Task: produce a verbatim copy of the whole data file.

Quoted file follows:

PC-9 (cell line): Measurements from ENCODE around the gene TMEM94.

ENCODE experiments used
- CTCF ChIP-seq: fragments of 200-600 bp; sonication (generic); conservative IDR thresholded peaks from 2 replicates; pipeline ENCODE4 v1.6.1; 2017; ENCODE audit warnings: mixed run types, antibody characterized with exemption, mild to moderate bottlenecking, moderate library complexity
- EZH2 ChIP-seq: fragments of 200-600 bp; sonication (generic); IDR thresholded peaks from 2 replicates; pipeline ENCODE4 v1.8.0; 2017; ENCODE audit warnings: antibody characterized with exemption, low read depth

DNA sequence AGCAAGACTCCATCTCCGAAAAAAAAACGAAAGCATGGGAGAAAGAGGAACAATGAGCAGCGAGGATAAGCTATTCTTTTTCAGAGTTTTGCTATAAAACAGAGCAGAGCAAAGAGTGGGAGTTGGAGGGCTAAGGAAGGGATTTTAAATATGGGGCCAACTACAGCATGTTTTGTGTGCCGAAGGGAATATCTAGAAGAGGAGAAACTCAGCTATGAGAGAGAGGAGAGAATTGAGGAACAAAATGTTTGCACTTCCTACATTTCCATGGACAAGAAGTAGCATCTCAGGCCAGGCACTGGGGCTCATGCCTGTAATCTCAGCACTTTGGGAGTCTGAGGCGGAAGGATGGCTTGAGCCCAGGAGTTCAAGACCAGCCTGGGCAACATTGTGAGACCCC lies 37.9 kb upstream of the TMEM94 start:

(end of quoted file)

PC-9 (cell line): Measurements from ENCODE around the gene TMEM94.

ENCODE experiments used
- CTCF ChIP-seq: fragments of 200-600 bp; sonication (generic); conservative IDR thresholded peaks from 2 replicates; pipeline ENCODE4 v1.6.1; 2017; ENCODE audit warnings: mixed run types, antibody characterized with exemption, mild to moderate bottlenecking, moderate library complexity
- EZH2 ChIP-seq: fragments of 200-600 bp; sonication (generic); IDR thresholded peaks from 2 replicates; pipeline ENCODE4 v1.8.0; 2017; ENCODE audit warnings: antibody characterized with exemption, low read depth

DNA sequence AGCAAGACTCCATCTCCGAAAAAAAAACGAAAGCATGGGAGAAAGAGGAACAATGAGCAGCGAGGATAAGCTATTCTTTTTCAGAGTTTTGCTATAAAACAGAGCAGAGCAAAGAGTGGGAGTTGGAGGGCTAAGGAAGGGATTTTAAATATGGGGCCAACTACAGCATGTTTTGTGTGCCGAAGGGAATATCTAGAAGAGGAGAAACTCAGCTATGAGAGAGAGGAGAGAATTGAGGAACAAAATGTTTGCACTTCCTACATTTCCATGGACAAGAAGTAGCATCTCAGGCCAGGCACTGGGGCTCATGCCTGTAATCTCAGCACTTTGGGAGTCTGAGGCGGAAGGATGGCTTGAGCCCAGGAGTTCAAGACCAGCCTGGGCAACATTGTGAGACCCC lies 37.9 kb upstream of the TMEM94 start: